Since the Fleischmann Planetarium and Science Center opened on the University of Nevada, Reno's campus in 1963, it has become a national landmark, a continuing source of knowledge about astronomy and a place of nostalgia for people in the community.
The Planetarium celebrates its 50-year anniversary on Nov. 15. It has served about half-a-million children through field trips and has had an estimated 2 million public visitors, Dan Ruby associate director of the Planetarium said.
"The 50-year anniversary is great for us because it means that what we have done has been successful," Ruby said.
Throughout the years, the Planetarium has been a place where people experience and learn about astronomy and space science.
"The Fleischmann Planetarium has been and continues to be an important resource at the University of Nevada, Reno," University President Marc Johnson said. "It reflects the goals of the University through its research, education and outreach to the community."
The Planetarium has continually provided a resource that connects the University to the local community.
"It's remarkably very similar to the way it was in 1963," Ruby said. "We have daily star shows for the public, we offer a variety of field trips for students in grades K-12, people can wander around the exhibits in the building and we have friendly staff to answer questions."
"Although we offer immersive shows, it's much more than a movie theater," Ruby said. "We want it to be a center where people can learn about science, technology, engineering and math through the lens of space."
The Planetarium has faced challenges, including threats of closure for budget cuts and construction of the new West Stadium Parking Garage. With the support of the community, it has persevered.
"There have been some rocky moments in the past five decades," Ruby said. "There have been ups and downs funding-wise, but the number of students we serve on field trips and the number of public visitors has remained solid, and we're looking at healthy growth in the future."
In 1974, the interest in the space program was waning and the initial funding for the Planetarium ran out, forcing the Planetarium to close for a few months. The community helped raise money to keep the center open.
"Nearly everyone who grew up in Reno has been to the Planetarium on a field trip, they remember their experience fondly, and they return later in life with their families," Ruby said.
The Planetarium has served 30,000 to 60,000 visitors, including more than 10,000 K-12 students, annually over the past 50 years. It is an iconic Reno and national landmark that draws the public to the University's campus.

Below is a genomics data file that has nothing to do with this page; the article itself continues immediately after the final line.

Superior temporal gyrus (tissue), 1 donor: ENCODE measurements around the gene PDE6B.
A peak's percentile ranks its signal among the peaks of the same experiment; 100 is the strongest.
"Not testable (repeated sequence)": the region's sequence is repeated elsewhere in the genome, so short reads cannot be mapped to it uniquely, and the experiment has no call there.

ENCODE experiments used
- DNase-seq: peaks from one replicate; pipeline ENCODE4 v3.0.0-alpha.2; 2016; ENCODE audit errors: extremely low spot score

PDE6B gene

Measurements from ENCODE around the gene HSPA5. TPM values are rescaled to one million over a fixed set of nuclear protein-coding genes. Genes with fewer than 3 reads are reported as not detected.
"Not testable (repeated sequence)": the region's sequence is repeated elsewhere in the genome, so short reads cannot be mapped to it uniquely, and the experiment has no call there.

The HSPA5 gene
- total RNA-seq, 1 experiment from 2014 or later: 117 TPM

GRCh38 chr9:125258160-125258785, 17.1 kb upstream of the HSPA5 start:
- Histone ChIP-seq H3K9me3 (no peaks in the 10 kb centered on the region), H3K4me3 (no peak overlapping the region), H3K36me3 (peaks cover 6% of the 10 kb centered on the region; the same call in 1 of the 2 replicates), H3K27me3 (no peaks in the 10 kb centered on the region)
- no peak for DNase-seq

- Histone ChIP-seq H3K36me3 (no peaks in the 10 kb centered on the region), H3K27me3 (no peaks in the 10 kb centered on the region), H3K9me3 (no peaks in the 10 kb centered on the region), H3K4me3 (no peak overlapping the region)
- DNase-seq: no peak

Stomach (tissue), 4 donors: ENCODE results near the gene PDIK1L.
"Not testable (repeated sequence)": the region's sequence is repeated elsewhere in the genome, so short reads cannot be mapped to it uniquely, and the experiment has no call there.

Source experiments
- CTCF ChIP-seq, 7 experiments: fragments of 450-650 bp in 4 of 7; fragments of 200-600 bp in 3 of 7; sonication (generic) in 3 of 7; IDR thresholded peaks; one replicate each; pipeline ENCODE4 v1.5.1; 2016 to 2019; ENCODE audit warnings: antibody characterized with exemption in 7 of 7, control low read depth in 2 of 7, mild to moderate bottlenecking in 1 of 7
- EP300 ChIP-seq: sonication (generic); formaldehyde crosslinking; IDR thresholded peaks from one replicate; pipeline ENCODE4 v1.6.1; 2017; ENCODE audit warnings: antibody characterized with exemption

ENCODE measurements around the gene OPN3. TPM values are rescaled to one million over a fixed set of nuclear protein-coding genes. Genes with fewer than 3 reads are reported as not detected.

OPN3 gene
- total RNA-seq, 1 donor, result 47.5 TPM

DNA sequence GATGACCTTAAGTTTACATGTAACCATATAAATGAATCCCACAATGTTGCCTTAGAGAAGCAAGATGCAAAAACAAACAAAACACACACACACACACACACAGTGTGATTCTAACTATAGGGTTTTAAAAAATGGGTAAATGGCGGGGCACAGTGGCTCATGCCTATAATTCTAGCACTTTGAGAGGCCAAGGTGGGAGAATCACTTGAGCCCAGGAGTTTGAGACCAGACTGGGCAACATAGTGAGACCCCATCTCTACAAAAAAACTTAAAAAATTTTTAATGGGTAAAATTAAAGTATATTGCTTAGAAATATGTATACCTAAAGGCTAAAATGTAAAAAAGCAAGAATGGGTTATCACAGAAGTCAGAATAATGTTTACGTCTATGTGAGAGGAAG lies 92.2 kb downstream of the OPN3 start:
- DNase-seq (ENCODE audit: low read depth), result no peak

"It's a unique building," Ruby said. "People come to campus for athletics and special events, but the Planetarium draws tourists as well as residents that might not come otherwise."
The space center acts as a link between local schools and the University by providing an informal education setting for primary and secondary students. They learn and become excited about astronomy and space science, and exposes them to the campus and higher education STEM (science, technology, engineering and math) careers.
"Sometimes kids don't know these options exist until you bring them up here," Ruby said. "Our job is to work hard to inspire kids to become the future's scientists and engineers, and we work with other University programs to do that."
They have also worked hard to modernize the Planetarium while remaining true to its space-aged look and feel. In recent years, the building has been restored, the theater upgraded, and it is now in the middle phase of updating the exhibit hall.
The Planetarium was originally called the Fleischmann Atmospherium-Planetarium and was constructed as a publicly accessible research facility for the Desert Research Institute.
"It never really matured as a center for atmospherics, but the astronomy aspect really took off," Ruby said.
Ruby would like to continue recent planetarium involvement in active research to keep the public and K-12 students connected to exciting advances at the frontiers of science and technology.
"Beyond just being a place where students and the public can learn about planets, we want to return to those roots and be a place where we are actively engaged in research," he said.
When it opened in 1963, the price of admission for adults was $1. In honor of the anniversary, starting on Nov. 8 and continuing through Jan. 12, the Planetarium will institute "time machine" pricing with the same admission fee on weekends as it charged 50 years ago. There will be weekly lectures from people who have been influential on, or influenced by, the Planetarium. The center is also recreating a traditional star show much like the show Under Nevada Skies, which played during the Planetarium's first few years.
In addition to highlighting the past of the Planetarium, the anniversary celebration will feature a new show called Exploding Universe.
"This will be the most impressive show that the Planetarium has ever offered," Ruby said. "It features the cutting-edge space research and science visualization beyond any we've seen before."
Planetarium staff members are also asking for the public to share memories and memorabilia of their experiences at the center throughout the years.
"We'd love to see photos of visitors' experiences," Ruby said. "We have a lot of material in the University Archives, but not many personal photos of rocket classes, telescope viewing, weddings, scouting visits and the like."